Sara Bareilles sang Cyndi Lauper’s “Time After Time” when she graduated from Eureka High School in 1998. Almost two decades later, Bareilles joined Lauper as one of the rare pop music stars to have composed music for a Broadway hit. Lauper’s show, Kinky Boots, has been running since 2013, and Bareilles’ Waitress has been open for nearly 2½ years.

“There are moments in my life that are part of a ‘pinch me’ scenario,” Sara says backstage at the newly refurbished SHN Golden Gate Theatre, where the Waitress tour makes its Bay Area debut on Tuesday 16 October. “I sometimes can’t believe that things have materialised in my life that are so surprising and so rewarding in so many ways.”

One of those moments was when Bareilles and Lauper performed a mashup of Lauper’s “True Colors” and Bareilles’ hit “Brave.” Another was when Carole King (another pop star with a Broadway show, “Beautiful”) came into Bareilles’ life.

“Carole arrived as a beacon of hope and guidance at a time when things got tricky in my career,” she says. “She arrived at a time I really needed a hero to be in the flesh, and she stepped into those shoes in a big way.”

Other “pinch me” moments involve performing for President Barack Obama and his family – “They are unforgettable, and those are moments I cherish to the deepest part of my core.” And the most recent of those moments? “A musical I wrote is coming to San Francisco,” Bareilles says.

Having grown up romping through the Northern California redwoods of Humboldt County, the local debut of “Waitress,” an adaptation of the 2007 film of the same name with a book by Jessie Nelson and a score by Bareilles, is a big deal for the 38-year-old composer and her family.

“My mom is renting a bus and coming down with a group of about 30 ladies to see the show,” Bareilles says. “To be able to share the work we’ve been doing on Broadway with this community makes it feel very much like a hometown show to me. It’s magical.”

When Broadway director Diane Paulus sat down with Bareilles in 2012 and asked if she’d ever considered writing the score for a Broadway musical, the pop star only had to recall her foundational experiences in community and school theatre as a kid to sign on to the project that would become Waitress.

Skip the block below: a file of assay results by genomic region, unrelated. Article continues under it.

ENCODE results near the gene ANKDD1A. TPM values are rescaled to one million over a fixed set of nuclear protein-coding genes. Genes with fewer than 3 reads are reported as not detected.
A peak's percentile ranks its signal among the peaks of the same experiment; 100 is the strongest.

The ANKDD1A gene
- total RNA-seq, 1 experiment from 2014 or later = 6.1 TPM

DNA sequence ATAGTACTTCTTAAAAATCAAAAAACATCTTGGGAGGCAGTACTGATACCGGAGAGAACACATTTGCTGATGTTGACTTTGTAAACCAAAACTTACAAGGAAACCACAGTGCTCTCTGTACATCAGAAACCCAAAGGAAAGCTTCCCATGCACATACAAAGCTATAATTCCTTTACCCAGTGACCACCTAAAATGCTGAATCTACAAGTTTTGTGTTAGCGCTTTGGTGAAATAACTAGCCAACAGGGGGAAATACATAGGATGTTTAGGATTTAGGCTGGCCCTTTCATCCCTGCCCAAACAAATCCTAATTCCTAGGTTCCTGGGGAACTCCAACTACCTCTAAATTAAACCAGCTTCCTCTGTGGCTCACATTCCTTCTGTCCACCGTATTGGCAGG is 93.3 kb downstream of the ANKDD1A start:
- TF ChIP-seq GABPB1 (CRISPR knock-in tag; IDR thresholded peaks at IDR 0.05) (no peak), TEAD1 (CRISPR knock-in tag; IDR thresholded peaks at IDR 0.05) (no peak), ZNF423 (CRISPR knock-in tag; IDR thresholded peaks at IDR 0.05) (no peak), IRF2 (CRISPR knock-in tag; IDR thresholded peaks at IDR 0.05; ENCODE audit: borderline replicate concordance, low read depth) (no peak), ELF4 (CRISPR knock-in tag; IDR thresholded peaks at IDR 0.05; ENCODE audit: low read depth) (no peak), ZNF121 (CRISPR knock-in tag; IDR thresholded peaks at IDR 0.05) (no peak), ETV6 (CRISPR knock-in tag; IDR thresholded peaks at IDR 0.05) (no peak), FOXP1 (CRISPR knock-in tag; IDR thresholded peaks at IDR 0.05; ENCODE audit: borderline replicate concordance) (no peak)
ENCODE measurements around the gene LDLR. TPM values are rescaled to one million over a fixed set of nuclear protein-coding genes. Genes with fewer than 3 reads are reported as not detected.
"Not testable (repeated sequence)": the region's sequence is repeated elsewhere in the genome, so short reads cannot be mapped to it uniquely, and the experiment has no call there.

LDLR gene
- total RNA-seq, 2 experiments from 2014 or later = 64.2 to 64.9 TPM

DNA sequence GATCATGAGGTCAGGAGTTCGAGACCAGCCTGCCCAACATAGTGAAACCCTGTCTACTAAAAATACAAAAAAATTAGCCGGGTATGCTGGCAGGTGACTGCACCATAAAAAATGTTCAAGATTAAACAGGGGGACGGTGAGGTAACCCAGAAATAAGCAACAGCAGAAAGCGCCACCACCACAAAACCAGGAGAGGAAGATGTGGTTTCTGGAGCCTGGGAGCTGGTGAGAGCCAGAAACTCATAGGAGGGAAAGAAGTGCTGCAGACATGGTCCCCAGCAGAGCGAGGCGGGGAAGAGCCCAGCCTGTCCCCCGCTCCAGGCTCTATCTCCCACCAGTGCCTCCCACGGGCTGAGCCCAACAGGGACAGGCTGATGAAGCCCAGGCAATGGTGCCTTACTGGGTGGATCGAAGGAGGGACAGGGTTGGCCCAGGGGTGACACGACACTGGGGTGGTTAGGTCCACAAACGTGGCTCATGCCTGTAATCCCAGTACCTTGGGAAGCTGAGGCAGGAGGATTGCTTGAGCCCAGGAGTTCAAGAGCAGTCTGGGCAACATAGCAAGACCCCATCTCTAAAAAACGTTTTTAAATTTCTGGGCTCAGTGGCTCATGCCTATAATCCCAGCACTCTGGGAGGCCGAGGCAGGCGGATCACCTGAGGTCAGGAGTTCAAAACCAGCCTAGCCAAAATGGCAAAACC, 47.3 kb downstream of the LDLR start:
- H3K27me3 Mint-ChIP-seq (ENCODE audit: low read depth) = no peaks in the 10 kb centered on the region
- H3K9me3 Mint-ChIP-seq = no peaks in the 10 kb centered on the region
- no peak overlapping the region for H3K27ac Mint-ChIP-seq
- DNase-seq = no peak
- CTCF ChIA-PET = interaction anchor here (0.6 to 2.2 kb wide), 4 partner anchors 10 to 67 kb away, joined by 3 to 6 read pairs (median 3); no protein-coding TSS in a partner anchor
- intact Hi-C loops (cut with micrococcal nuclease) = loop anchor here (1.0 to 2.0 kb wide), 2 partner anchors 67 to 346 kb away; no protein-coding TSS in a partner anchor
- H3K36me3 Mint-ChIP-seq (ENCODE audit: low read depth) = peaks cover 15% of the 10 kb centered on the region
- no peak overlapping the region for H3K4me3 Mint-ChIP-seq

“I grew up as kind of an awkward kid. When I was introduced to community theatre, I didn’t feel awkward. I felt embraced and encouraged. I didn’t need to apologise for myself or feel that it was unsavory to love the spotlight or to be silly or dramatic – all these things that course naturally through my veins. Theatre people made me feel safe and loved.”

Now, looking back on the creative process that resulted in Waitress, which would earn four Tony nominations including best musical and best score for Bareilles, the singer-songwriter says her life is divided into BW and AW: before Waitress and after Waitress.

“Quite literally everything in my life has changed because of this project and the people who came with it. All the things I’m working on now – a new album, a TV show for Apple about a young singer/songwriter in New York – are fruits of the seeds sown either through relationships with or connections from people involved in that show.

“I was surprised to find I was seen differently as an artist because of the show. In some ways, this show deepened my own sense of feeling established in the music industry. I’ve been making records for a long time, but this is the first time I feel like I’m not crashing the parties. I’m proud of everything I’ve done, but this is a particularly special piece because it’s so deeply collaborative. I’ve had wonderful collaborators in the pop world, but working as a solo artist can feel solitary. And with a musical, well, I can’t imagine anything more collaborative, but then again, I haven’t done everything. Maybe surgery is more collaborative?”

Before Waitress came along, Bareilles had attempted to write a musical with Sugarland’s Jennifer Nettles about a women’s college in the ‘90s called “LESBIANS!” Nothing came of that intriguing project, and then Bareilles attempted to break into the world of Broadway performance by auditioning for a revival of Stephen Sondheim’s “Into the Woods” as Cinderella. She was not happy with her audition, and that was that.

With Waitress, Bareilles not only became a Broadway composer but also a Broadway performer. In March 2017, she took over the leading role of Jenna, a waitress with a talent for creative pie baking as a way to escape her abusive marriage. “Jenna is so courageous and relatable and vulnerable,” Bareilles says. “She’s not perfect and is really trying but is not getting it right all the time. That’s what I love about the show itself – it’s not black or white or binary good or bad or red or blue. It’s a show about good people making mistakes and doing the best they can, even if they’re just muddling through.”

She played the role for 10 weeks and returned to the role earlier this year for six weeks. She says playing the part gave her the courage to begin thinking about other roles, like Mary Magdalene, a role in NBC’s “Jesus Christ Superstar: Live in Concert” that nabbed her an Emmy nomination. She also co-hosted the Tony Awards with her friend (and fellow pop star turned Broadway baby) Josh Groban.

“If they’ll have me, I hope there’s a home for me in theatre for the rest of my life. But I had no f-ing clue how much I was signing up for with Waitress. I have worked harder and longer and more hours on this than anything in my life, probably combined. It was the biggest mountain by far, but the rewards have been immeasurable. I would love to take on another show. But I know what I’m getting into now.”